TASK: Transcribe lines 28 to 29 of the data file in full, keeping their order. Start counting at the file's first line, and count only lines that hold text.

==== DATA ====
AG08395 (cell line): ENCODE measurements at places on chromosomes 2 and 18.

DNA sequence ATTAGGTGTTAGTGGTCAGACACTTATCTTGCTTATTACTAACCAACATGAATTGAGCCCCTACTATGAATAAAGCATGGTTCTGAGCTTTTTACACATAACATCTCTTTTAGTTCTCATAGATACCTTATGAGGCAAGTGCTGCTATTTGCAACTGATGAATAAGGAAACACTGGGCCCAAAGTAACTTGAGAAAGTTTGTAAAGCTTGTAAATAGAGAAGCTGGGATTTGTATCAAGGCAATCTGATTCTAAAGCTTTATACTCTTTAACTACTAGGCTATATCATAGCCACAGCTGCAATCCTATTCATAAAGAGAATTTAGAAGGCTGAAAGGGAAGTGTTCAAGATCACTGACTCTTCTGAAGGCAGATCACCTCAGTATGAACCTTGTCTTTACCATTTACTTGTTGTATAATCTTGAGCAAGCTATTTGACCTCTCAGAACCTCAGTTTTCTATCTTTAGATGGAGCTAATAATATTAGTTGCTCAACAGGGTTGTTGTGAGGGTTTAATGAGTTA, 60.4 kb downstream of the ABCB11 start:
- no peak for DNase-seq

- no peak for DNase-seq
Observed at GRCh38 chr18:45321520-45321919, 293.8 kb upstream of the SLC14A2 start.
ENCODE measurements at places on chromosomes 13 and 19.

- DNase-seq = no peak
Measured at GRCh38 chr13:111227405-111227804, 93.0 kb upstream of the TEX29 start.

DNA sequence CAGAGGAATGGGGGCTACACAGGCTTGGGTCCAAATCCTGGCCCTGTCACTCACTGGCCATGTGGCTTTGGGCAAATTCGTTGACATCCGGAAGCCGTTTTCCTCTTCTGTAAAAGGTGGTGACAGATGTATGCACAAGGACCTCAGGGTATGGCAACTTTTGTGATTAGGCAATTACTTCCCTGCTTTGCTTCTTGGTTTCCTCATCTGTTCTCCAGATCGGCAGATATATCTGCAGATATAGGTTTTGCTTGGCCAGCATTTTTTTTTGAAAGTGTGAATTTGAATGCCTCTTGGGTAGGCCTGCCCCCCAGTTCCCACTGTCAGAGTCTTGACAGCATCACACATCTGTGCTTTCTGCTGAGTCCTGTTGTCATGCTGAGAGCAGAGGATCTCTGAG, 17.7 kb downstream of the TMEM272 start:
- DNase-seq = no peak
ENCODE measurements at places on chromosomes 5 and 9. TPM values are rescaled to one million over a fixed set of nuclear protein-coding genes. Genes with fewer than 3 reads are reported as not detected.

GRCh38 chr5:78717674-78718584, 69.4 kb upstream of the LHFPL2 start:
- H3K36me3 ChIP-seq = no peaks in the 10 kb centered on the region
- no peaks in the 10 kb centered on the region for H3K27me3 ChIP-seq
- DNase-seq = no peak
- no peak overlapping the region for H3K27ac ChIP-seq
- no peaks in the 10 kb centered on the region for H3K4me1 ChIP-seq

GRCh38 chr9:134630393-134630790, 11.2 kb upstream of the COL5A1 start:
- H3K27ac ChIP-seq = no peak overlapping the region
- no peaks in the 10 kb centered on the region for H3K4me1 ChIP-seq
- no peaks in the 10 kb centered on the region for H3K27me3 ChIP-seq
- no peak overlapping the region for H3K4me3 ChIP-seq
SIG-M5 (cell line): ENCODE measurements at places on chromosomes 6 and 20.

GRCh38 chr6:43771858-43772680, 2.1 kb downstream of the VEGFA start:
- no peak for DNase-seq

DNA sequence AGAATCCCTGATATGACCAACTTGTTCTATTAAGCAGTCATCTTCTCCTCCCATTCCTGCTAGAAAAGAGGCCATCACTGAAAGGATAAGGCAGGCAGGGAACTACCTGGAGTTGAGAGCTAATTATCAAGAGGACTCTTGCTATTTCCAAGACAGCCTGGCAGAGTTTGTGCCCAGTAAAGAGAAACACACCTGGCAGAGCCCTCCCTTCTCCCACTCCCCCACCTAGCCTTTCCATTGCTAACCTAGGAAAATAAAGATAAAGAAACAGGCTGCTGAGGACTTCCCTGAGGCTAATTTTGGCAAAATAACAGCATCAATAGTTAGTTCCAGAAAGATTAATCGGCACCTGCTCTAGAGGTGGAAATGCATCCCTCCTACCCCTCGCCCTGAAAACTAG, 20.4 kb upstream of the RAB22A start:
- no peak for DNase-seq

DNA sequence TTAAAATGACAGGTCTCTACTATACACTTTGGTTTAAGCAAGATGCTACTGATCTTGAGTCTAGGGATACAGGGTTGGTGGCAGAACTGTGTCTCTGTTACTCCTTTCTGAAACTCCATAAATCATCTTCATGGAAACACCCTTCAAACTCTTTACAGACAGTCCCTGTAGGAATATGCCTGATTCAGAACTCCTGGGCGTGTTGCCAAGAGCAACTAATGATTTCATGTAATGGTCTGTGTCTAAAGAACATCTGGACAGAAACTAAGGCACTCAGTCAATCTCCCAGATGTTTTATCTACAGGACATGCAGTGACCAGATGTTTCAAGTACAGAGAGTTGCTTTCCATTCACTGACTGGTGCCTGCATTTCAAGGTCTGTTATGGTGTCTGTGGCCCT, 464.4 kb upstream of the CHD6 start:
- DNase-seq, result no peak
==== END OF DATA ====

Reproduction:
DNA sequence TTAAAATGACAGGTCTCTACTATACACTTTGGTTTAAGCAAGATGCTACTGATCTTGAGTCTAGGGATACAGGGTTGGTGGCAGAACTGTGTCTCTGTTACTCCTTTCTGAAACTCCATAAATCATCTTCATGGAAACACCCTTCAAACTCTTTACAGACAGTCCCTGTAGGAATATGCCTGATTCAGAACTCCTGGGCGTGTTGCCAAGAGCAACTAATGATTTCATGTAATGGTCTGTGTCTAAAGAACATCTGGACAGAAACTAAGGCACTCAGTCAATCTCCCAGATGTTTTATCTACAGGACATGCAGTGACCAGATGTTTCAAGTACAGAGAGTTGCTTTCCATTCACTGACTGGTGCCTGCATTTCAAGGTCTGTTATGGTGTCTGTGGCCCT, 464.4 kb upstream of the CHD6 start:
- DNase-seq, result no peak